Pentagon chief confirms US pause on weapons shipment to Israel

Lloyd Austin says US ‘has not made final determination’ on arms transfer amid concerns over Israel’s Rafah offensive.

Lloyd Austin
'We are absolutely committed to continuing to support Israel in its right to defend itself,' US Defense Secretary Lloyd Austin says [File: Evelyn Hockstein/Reuters]

US Defense Secretary Lloyd Austin has confirmed reports that the United States paused a weapons shipment to Israel, as President Joe Biden’s administration faces growing pressure to condition aid to the top US ally amid the war in Gaza.

Testifying before a US congressional subcommittee on Wednesday, Austin said the Biden administration had paused “one shipment of high payload munitions” amid concerns about the Israeli military’s push to invade the southern Gaza city of Rafah.

“We’ve been very clear … from the very beginning that Israel shouldn’t launch a major attack into Rafah without accounting for and protecting the civilians that are in that battlespace,” Austin told US lawmakers.

“We’ve not made a final determination on how to proceed with that shipment [of weapons],” the Pentagon chief added, noting that the transfer is separate from a supplemental aid package for Israel that was passed in late April.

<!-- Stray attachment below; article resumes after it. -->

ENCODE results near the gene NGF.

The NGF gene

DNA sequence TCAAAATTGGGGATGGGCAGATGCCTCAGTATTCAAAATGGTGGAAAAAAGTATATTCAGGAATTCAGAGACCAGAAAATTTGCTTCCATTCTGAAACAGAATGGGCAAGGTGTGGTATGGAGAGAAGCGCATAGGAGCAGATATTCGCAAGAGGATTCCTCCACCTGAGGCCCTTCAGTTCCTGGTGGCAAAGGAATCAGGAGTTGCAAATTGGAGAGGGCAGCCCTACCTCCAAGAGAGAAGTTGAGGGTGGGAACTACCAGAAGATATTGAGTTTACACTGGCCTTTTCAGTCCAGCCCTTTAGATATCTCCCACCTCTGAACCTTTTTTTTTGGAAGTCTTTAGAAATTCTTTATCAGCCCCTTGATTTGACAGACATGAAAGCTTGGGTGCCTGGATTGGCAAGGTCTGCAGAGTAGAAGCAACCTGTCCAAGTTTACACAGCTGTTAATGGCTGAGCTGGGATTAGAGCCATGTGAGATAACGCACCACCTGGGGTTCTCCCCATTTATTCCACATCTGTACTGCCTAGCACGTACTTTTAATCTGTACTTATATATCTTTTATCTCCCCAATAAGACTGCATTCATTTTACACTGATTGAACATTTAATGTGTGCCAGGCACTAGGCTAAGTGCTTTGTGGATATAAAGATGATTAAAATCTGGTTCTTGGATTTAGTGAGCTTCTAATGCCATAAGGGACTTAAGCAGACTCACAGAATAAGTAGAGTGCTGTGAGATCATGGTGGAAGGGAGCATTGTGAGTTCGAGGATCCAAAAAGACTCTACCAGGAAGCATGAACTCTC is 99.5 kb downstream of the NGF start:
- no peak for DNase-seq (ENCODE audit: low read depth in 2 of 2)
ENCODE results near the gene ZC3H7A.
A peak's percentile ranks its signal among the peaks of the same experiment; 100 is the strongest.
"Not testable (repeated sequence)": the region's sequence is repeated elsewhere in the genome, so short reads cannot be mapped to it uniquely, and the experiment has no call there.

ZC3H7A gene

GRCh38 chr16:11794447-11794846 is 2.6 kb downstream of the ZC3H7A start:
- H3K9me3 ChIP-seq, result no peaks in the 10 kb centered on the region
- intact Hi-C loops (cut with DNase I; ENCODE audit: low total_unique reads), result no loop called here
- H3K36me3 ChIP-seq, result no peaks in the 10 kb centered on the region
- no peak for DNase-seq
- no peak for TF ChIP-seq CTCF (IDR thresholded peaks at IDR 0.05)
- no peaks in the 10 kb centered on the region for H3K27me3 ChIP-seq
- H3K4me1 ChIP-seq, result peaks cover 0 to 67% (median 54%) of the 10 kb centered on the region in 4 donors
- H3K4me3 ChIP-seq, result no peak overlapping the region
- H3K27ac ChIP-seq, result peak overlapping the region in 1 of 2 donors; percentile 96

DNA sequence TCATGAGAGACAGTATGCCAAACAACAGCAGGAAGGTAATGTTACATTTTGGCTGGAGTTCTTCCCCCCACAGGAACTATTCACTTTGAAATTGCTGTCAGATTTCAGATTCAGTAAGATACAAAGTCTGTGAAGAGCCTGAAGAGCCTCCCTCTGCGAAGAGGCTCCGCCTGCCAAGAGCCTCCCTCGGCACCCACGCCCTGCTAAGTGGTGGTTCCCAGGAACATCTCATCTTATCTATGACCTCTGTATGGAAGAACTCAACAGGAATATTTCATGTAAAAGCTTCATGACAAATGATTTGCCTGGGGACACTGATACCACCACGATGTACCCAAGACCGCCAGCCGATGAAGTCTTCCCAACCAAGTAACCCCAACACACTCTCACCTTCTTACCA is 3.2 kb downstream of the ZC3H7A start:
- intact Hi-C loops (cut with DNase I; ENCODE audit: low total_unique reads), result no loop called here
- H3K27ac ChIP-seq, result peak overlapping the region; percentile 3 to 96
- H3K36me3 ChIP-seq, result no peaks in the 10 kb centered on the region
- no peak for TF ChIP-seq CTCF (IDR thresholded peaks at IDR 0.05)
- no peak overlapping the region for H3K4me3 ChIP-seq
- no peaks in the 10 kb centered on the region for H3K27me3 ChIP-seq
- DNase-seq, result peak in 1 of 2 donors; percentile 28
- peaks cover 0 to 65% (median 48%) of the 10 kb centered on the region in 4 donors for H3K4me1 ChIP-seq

“My final comment is that we are absolutely committed to continuing to support Israel in its right to defend itself.”

President Biden himself spoke to the prospect of withholding weapons from Israel in an interview that aired on CNN later on Wednesday, denouncing the prospect of a major offensive in Rafah.

“It’s just wrong,” he told CNN. “We’re not going to supply the weapons and artillery shells.”

He clarified that the US would not be “walking away from Israel’s security”, but would rather be stepping away from supporting “Israel’s ability to wage war in those areas”. He cited the use of US weapons against civilians as a reason for the pause.

“Civilians have been killed in Gaza as a consequence of those bombs and other ways in which they go after population centres,” Biden said.


Israel’s ambassador to the United Nations, Gilad Erdan, responded to the shipment pause by saying the US decision was “very disappointing”.

“[US President Joe Biden] can’t say he is our partner in the goal to destroy Hamas, while on the other hand delay the means meant to destroy Hamas,” Erdan said.

Al Jazeera’s Kimberly Halkett, reporting from the White House on Wednesday, said the shipment included 1,800 bombs, each weighing about 900kg (2,000lbs), and another 1,700 bombs – each weighing 226kg (500lbs).

INTERACTIVE Gaza War US pauses weapons shipment to Israel-1715247502
(Al Jazeera)

“There has been, leading up to this delay, significant concerns on the part of not only student protesters across the United States but also within the president’s own party … about how these weapons are being used,” Halkett said.

US Senator Bernie Sanders welcomed the Biden administration’s pause on the weapons transfer, but said it “must be a first step”.

“The US must now use all its leverage to demand an immediate ceasefire, the end of the attacks on Rafah, and the immediate delivery of massive amounts of humanitarian aid to people living in desperation,” Sanders said in a statement.